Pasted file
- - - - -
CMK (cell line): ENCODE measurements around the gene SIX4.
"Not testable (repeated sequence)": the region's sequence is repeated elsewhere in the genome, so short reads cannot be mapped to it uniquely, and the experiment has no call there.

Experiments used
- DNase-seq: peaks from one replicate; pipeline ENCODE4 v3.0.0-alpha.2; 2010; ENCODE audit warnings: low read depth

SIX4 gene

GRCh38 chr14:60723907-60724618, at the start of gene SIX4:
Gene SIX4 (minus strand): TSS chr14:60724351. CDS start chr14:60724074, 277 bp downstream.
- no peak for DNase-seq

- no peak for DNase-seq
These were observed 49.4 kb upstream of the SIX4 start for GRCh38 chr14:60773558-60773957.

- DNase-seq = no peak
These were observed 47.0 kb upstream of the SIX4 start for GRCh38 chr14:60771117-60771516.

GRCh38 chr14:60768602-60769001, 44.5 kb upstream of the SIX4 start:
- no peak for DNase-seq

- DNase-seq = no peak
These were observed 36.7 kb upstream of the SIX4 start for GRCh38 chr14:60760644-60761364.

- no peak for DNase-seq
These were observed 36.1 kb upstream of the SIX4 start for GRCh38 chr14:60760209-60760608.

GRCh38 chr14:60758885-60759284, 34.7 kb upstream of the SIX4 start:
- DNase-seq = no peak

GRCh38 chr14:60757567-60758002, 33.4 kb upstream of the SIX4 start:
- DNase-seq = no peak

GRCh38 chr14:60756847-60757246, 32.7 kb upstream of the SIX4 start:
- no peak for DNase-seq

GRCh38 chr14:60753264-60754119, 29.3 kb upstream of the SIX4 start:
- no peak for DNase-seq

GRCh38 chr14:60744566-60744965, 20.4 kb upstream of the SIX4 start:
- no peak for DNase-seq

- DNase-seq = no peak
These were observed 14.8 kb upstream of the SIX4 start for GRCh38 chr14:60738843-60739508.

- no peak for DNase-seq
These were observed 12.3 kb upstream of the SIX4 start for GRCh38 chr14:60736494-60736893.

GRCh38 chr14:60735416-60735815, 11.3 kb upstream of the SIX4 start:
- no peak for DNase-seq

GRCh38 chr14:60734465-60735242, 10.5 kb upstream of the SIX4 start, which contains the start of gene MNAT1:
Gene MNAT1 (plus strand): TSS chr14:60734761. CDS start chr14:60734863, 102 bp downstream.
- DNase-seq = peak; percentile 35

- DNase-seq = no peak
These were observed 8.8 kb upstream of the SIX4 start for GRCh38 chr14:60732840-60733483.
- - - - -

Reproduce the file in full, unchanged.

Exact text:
CMK (cell line): ENCODE measurements around the gene SIX4.
"Not testable (repeated sequence)": the region's sequence is repeated elsewhere in the genome, so short reads cannot be mapped to it uniquely, and the experiment has no call there.

Experiments used
- DNase-seq: peaks from one replicate; pipeline ENCODE4 v3.0.0-alpha.2; 2010; ENCODE audit warnings: low read depth

SIX4 gene

GRCh38 chr14:60723907-60724618, at the start of gene SIX4:
Gene SIX4 (minus strand): TSS chr14:60724351. CDS start chr14:60724074, 277 bp downstream.
- no peak for DNase-seq

- no peak for DNase-seq
These were observed 49.4 kb upstream of the SIX4 start for GRCh38 chr14:60773558-60773957.

- DNase-seq = no peak
These were observed 47.0 kb upstream of the SIX4 start for GRCh38 chr14:60771117-60771516.

GRCh38 chr14:60768602-60769001, 44.5 kb upstream of the SIX4 start:
- no peak for DNase-seq

- DNase-seq = no peak
These were observed 36.7 kb upstream of the SIX4 start for GRCh38 chr14:60760644-60761364.

- no peak for DNase-seq
These were observed 36.1 kb upstream of the SIX4 start for GRCh38 chr14:60760209-60760608.

GRCh38 chr14:60758885-60759284, 34.7 kb upstream of the SIX4 start:
- DNase-seq = no peak

GRCh38 chr14:60757567-60758002, 33.4 kb upstream of the SIX4 start:
- DNase-seq = no peak

GRCh38 chr14:60756847-60757246, 32.7 kb upstream of the SIX4 start:
- no peak for DNase-seq

GRCh38 chr14:60753264-60754119, 29.3 kb upstream of the SIX4 start:
- no peak for DNase-seq

GRCh38 chr14:60744566-60744965, 20.4 kb upstream of the SIX4 start:
- no peak for DNase-seq

- DNase-seq = no peak
These were observed 14.8 kb upstream of the SIX4 start for GRCh38 chr14:60738843-60739508.

- no peak for DNase-seq
These were observed 12.3 kb upstream of the SIX4 start for GRCh38 chr14:60736494-60736893.

GRCh38 chr14:60735416-60735815, 11.3 kb upstream of the SIX4 start:
- no peak for DNase-seq

GRCh38 chr14:60734465-60735242, 10.5 kb upstream of the SIX4 start, which contains the start of gene MNAT1:
Gene MNAT1 (plus strand): TSS chr14:60734761. CDS start chr14:60734863, 102 bp downstream.
- DNase-seq = peak; percentile 35

- DNase-seq = no peak
These were observed 8.8 kb upstream of the SIX4 start for GRCh38 chr14:60732840-60733483.